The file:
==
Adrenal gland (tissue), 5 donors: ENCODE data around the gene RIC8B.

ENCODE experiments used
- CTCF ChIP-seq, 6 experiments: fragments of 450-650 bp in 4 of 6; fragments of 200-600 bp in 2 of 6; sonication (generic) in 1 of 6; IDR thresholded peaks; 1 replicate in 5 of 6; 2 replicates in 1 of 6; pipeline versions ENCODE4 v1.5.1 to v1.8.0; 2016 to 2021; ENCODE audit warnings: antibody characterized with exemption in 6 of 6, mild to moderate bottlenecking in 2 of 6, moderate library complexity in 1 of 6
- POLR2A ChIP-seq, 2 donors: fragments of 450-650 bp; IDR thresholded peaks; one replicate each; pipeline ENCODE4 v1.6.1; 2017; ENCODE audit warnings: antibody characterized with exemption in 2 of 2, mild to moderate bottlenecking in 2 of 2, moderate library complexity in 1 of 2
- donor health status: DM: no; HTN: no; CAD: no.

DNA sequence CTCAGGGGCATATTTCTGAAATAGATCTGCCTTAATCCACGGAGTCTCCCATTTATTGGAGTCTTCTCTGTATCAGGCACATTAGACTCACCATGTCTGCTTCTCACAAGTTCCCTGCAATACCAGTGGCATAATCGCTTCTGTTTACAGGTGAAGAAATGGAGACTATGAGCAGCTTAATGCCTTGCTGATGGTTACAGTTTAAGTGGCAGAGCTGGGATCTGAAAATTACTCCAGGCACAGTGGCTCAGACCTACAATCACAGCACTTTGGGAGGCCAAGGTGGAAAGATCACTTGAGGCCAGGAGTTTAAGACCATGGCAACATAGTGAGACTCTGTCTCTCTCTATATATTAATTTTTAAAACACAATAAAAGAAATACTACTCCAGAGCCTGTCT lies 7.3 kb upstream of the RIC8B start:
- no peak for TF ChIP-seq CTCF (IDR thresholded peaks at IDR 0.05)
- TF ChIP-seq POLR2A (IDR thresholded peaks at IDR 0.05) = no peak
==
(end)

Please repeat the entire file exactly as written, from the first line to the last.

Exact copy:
Adrenal gland (tissue), 5 donors: ENCODE data around the gene RIC8B.

ENCODE experiments used
- CTCF ChIP-seq, 6 experiments: fragments of 450-650 bp in 4 of 6; fragments of 200-600 bp in 2 of 6; sonication (generic) in 1 of 6; IDR thresholded peaks; 1 replicate in 5 of 6; 2 replicates in 1 of 6; pipeline versions ENCODE4 v1.5.1 to v1.8.0; 2016 to 2021; ENCODE audit warnings: antibody characterized with exemption in 6 of 6, mild to moderate bottlenecking in 2 of 6, moderate library complexity in 1 of 6
- POLR2A ChIP-seq, 2 donors: fragments of 450-650 bp; IDR thresholded peaks; one replicate each; pipeline ENCODE4 v1.6.1; 2017; ENCODE audit warnings: antibody characterized with exemption in 2 of 2, mild to moderate bottlenecking in 2 of 2, moderate library complexity in 1 of 2
- donor health status: DM: no; HTN: no; CAD: no.

DNA sequence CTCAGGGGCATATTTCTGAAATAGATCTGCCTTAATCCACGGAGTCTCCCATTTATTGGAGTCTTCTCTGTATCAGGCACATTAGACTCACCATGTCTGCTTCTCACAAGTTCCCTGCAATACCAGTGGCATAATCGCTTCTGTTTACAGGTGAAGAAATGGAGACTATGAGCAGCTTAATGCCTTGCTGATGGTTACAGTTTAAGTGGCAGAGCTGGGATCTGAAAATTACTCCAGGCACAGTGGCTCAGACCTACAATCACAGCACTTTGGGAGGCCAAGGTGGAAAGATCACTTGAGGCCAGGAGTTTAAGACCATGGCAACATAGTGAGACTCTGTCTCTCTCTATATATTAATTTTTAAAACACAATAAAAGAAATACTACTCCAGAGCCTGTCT lies 7.3 kb upstream of the RIC8B start:
- no peak for TF ChIP-seq CTCF (IDR thresholded peaks at IDR 0.05)
- TF ChIP-seq POLR2A (IDR thresholded peaks at IDR 0.05) = no peak